Turkish ISIS jihadist: Everything was so expensive in Turkey

Fatma Yildiz joined the ISIS because she wanted to live according to the Koran and life in Turkey was too expensive. She has been married four times in Syria and her four children are dead.

The caliphate of the terrorist militia "Islamic State" is history. In the East Syrian city of Deir ez-Zor, the Islamists are pushed back to a small area. It is only a matter of time before the Syrian Democratic Forces (SDF) announce their military victory over the ISIS.

In the past few days, hundreds of jihadists and their families in al-Bagouz have surrendered to the SDF. What the ISIS mentality has done in women's thinking is shown by the statements they made after their surrender. One example is Fatma Yilmaz from Turkey. "I joined ISIS because I wanted to live according to the Koran," she says, and adds that living in Turkey was so expensive.

The 44-year-old woman was already in jihad with her first husband in Afghanistan. After the death of her husband, she went to Syria with her four children five years ago. Here she successively married four other Islamists. For Fatma, life in the ISIS caliphate was a disappointment, as she herself states: "I joined the ISIS to live according to the Koran. After two to three years, I realized that many things were different. We women were only in the house. I have seen that people's religious feelings have been used. Over time, many things got mixed up. Yes, ISIS has used religion as a means to an end."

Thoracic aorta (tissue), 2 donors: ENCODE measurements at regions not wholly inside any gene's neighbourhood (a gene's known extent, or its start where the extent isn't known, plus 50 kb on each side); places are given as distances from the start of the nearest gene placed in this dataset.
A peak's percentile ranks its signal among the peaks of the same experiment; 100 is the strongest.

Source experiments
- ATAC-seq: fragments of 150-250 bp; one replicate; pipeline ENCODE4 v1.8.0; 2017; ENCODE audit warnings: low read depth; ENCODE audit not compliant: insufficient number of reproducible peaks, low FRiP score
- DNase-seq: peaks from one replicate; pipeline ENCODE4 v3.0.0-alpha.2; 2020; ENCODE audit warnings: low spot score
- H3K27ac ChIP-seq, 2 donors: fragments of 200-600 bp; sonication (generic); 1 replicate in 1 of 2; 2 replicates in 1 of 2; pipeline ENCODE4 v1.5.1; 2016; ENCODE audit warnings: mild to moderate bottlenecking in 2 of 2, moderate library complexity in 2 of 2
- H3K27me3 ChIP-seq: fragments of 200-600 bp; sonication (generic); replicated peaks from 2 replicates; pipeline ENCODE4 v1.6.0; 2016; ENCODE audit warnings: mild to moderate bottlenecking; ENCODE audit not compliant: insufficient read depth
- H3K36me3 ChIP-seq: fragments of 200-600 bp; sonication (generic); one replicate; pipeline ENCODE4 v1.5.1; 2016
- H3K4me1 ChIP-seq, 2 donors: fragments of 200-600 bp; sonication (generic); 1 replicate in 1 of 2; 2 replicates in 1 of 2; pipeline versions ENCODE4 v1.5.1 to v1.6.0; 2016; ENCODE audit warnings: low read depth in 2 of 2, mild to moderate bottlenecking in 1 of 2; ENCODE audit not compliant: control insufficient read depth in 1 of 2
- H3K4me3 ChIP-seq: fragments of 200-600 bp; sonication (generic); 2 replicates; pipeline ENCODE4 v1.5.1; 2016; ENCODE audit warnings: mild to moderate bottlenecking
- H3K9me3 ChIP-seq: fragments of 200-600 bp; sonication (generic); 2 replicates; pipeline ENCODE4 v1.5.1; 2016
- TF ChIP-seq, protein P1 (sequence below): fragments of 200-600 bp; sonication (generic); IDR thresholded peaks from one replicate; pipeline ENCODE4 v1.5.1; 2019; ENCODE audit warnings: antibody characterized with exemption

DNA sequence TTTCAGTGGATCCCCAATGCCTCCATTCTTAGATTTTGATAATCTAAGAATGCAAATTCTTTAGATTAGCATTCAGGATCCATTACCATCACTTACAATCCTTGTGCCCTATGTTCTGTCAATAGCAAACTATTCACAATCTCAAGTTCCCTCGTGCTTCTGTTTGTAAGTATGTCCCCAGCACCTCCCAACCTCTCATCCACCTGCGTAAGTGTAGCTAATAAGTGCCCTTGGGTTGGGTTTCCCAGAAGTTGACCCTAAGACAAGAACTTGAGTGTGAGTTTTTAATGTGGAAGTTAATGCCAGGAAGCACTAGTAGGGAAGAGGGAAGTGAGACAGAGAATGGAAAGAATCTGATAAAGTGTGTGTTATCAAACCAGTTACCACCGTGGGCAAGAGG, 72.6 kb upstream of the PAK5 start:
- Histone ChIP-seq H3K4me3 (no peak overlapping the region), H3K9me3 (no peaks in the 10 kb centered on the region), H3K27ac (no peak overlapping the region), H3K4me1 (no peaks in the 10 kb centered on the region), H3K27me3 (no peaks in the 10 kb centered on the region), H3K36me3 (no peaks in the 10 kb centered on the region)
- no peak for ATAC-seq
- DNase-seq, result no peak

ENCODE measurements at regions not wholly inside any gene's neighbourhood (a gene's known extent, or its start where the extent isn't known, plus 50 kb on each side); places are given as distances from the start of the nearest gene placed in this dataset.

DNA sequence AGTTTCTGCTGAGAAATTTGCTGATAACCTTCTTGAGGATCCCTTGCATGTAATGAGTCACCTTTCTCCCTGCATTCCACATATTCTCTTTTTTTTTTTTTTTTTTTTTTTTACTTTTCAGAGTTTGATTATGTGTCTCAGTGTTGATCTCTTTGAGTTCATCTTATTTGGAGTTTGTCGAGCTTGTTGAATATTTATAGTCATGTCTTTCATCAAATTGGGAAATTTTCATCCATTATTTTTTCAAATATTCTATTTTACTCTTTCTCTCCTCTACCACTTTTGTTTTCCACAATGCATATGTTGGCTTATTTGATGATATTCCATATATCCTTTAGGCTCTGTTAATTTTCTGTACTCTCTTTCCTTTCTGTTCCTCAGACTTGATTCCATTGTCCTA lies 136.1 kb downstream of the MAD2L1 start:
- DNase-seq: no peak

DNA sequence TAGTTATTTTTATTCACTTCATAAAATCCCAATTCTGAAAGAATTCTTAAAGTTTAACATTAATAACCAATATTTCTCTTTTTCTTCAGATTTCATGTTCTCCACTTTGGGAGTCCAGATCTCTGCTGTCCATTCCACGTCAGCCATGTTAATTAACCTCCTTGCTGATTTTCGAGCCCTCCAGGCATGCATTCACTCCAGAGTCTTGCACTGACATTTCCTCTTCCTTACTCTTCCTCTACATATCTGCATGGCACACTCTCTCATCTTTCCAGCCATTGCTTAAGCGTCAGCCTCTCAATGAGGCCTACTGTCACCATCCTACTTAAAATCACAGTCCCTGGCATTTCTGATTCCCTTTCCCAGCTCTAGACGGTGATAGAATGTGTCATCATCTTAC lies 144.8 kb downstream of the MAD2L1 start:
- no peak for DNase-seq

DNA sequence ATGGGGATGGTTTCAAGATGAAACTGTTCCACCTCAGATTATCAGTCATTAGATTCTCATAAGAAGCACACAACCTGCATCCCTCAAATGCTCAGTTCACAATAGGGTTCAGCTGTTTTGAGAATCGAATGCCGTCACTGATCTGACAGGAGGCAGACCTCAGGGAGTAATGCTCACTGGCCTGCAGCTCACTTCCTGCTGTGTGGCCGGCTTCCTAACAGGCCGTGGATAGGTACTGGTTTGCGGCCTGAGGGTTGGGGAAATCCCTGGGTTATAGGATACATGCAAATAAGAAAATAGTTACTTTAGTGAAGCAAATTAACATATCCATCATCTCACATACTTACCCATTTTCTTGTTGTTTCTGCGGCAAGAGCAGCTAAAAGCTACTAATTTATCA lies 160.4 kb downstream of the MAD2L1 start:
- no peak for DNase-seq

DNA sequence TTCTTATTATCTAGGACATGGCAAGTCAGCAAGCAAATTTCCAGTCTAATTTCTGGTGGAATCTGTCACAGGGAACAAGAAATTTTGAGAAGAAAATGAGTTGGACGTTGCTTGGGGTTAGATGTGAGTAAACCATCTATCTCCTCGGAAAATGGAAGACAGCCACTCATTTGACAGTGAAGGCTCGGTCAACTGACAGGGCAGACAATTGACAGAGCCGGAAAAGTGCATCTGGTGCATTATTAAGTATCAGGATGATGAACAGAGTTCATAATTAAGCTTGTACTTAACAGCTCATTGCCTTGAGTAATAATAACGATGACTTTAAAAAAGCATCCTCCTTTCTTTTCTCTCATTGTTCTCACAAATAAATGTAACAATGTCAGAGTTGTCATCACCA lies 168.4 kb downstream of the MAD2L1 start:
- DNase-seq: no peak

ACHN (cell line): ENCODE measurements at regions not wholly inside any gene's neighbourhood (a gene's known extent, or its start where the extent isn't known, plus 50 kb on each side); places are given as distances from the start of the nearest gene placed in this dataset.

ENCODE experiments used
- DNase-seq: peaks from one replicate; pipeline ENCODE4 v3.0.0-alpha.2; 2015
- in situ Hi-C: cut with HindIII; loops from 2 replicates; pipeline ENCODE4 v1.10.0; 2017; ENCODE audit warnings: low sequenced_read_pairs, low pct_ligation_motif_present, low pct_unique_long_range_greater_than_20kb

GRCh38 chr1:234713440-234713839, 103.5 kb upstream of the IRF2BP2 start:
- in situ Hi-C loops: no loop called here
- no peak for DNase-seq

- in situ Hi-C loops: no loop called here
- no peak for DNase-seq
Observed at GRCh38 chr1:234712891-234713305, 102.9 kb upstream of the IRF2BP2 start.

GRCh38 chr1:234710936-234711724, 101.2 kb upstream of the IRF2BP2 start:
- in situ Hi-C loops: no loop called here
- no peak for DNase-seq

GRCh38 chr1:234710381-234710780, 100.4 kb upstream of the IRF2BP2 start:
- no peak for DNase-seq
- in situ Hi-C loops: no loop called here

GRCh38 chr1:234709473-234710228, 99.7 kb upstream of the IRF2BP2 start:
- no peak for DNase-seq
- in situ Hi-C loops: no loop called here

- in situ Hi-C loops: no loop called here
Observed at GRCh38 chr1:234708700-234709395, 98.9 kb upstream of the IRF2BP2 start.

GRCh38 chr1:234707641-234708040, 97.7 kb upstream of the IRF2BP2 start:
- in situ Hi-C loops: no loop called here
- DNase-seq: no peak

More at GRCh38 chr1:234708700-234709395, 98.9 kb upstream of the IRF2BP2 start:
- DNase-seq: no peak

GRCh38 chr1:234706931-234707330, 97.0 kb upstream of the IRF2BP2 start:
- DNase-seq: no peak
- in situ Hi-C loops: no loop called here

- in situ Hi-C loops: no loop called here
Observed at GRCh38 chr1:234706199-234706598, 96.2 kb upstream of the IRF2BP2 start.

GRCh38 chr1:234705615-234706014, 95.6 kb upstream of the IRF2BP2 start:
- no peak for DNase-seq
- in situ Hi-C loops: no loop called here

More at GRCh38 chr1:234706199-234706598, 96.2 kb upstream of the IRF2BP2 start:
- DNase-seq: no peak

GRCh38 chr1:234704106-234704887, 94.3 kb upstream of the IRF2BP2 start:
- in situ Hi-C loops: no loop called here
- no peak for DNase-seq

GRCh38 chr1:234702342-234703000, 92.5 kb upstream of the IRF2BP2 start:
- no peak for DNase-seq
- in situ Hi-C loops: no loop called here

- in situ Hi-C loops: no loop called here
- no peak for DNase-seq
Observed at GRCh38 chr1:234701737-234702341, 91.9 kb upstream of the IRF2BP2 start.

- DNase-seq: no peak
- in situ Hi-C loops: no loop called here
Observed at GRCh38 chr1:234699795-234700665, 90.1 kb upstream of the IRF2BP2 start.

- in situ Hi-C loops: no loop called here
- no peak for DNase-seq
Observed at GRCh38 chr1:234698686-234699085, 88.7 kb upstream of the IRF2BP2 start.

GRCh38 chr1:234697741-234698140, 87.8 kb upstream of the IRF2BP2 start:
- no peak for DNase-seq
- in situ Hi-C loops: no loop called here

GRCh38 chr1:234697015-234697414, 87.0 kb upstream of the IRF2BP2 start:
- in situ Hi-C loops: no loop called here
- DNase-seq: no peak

Asked if she was aware that thousands of Yazidi women and children were kidnapped and raped by ISIS, Fatma replies, "I've heard about it. I do not know many things because I'm a woman. Women belong in the house."

She persistently reiterates that she has only gone to Syria to live according to Islam. She has lost her four children and now wants to go back to Turkey. About her children she says, "They have become martyrs for Allah (God)." She calls her trip to Syria " hegira", referring to the transfer of the Prophet Muhammad to Medina in 622.

Like many other jihadists, Fatma Yildiz says that crossing the border from Turkey to Syria was easy. "Life in Turkey was very expensive. I could not pay my electricity and water bills. We were told that everything is free in Syria. I have contacted some sisters. With our children we crossed the border comfortably. First I came to Jarablus, from there to Raqqa and Tabqa and finally here. Here I married four ISIS jihadists."

Striking in Fatma's description is above all her serenity. A sense of guilt is not recognizable.